The Role of Career Services in First-Gen Student Success
By Christine Albright
First-generation college students are usually defined as students whose parents matriculated, but never graduated with a bachelor’s degree and/or those students whose parents did not pursue higher education. First-generation students tend to come from lower income families and ethnic minority backgrounds which can place barriers in their path to success. These barriers put them at a disadvantage compared to their non-first generation counterparts (Pitre & Pitre, 2009). Some of those barriers include:
- Sense of not belonging
- Being underprepared academically and lack of study skills
- Lack of social/cultural capital
- Taking longer to choose a major
- Being more likely to work full time
- Having an almost nonexistent professional network
- Lack of role models and mentors to assist with navigating college and the career process.
First-generation college students usually benefit from additional support and guidance throughout their time in college. The Career Services Office sits in the perfect position to effectively assist first-generation college students in completing their degrees and obtaining post-graduate success. Purpose and direction can be found through career exploration and planning, and career counselors can help broaden horizons and possibilities by connecting students with experiential learning opportunities. The Career Services Office can also build student confidence through career-related educational events.
How Can Career Services Support First-Generation College Students?
Barrier: lack of support
Career service: mentoring
It is important to know that many first-generation college students receive less emotional, informational and financial support from their families at home. The deficiency in support is not always due to a lack of interest from the parental figure, but may be due to the fact that they lack the specific information and experience needed to assist the student. The Career Services Office staff must realize that first-generation college students may need additional support to understand the higher education environment, and the many career options available to them after graduation. They will need role models and mentors to help them through the career process.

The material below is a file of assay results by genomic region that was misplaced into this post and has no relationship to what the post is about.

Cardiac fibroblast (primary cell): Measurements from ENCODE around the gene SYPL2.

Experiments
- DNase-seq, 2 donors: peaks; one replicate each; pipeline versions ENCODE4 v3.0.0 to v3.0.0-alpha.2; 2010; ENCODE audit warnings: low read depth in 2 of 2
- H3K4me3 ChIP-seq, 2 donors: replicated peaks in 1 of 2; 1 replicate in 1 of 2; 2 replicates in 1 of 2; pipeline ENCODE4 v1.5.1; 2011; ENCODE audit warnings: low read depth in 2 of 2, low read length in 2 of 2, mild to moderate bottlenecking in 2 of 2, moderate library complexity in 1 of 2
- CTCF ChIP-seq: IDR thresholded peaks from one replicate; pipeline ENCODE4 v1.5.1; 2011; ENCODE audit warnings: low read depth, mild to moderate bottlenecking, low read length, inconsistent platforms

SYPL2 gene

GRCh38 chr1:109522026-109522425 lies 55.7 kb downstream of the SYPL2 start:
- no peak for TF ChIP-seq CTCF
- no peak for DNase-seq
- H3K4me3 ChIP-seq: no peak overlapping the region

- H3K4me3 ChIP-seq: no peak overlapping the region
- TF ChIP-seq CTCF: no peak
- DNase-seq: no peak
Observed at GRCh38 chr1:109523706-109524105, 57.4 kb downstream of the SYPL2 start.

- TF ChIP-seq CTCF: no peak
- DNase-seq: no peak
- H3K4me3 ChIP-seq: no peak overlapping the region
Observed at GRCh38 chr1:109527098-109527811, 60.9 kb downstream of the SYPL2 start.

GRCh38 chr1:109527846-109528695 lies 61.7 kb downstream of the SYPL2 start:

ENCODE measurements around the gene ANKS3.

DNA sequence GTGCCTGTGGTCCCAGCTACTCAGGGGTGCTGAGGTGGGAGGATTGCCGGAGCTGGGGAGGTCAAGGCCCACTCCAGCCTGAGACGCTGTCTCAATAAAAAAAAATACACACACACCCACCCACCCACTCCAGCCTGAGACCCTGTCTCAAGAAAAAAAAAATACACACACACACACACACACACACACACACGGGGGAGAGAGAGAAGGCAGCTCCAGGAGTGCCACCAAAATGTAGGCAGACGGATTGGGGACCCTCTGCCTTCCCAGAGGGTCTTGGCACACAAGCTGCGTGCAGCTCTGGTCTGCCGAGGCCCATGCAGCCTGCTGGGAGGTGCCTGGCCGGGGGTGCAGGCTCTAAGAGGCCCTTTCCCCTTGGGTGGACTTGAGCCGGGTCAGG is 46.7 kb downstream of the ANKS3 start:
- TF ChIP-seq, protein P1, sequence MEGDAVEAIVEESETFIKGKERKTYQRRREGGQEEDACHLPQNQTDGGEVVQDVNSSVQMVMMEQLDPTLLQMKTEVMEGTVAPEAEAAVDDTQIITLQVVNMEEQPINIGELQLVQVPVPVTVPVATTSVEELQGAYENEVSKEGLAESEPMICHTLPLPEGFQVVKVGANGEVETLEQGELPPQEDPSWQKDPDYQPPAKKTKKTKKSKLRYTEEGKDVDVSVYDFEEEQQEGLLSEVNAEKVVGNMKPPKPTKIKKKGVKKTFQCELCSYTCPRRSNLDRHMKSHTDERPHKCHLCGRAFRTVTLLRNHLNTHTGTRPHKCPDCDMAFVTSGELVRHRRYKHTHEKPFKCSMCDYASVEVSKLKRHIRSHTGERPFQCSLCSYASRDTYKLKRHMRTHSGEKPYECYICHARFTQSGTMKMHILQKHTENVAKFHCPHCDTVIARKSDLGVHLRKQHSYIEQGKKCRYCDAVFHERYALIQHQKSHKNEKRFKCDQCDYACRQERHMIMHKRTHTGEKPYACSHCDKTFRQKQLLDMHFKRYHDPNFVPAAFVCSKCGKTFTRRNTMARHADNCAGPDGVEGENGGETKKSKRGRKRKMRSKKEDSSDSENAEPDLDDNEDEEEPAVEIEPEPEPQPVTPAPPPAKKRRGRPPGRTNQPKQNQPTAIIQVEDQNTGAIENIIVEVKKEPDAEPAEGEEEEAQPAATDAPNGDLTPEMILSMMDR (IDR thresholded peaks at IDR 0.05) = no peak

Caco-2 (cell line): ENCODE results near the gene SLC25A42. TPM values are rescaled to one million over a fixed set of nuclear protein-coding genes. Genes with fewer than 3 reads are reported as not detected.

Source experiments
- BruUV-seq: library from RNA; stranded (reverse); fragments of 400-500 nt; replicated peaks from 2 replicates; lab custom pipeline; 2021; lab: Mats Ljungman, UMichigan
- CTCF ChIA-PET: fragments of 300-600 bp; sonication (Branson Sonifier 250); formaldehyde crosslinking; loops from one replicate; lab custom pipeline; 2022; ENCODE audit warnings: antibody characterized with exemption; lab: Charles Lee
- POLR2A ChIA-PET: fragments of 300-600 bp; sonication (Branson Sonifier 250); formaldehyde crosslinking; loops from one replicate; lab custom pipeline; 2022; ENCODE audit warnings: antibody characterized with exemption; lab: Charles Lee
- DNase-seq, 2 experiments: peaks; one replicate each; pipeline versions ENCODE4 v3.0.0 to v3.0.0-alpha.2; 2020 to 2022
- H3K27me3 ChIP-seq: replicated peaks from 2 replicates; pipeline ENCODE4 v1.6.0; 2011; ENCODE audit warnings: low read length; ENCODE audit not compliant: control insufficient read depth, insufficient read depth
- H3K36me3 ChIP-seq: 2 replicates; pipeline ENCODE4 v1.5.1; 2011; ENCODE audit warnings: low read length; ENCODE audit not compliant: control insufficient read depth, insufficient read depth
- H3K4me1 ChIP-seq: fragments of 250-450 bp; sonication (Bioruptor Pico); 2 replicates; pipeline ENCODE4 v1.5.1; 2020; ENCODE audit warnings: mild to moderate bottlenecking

The Career Services Office can help students find mentors by hosting networking events specifically for first-generation students, collaborating with departments or programs. For example, career practitioners at the University of Toledo worked with the Office of Multi-Cultural Student Success in hosting a two-part networking series. The first event was geared towards teaching students how to network and the second event was a round-table networking event where students could connect with employers and alumni. The students found this format less intimidating and reported they were able to establish some worthwhile connections.
Another tool that can be useful is utilizing online platforms to directly connect students and alumni. In addition to encouraging students to use free networking sites liked LinkedIn, the University of Toledo recently launched an online server called Rocket Connect, powered by Wisr, to provide a safe place for students and alumni to chat, message, and participate in discussion boards.
Barrier: lack of first-hand experiences
Career service: experiential learning connections
First-generation college students often lack the social network to help them connect with meaningful and relevant experiential learning opportunities. Therefore, they might miss out on first-hand experiences, causing the student to be less marketable upon graduation.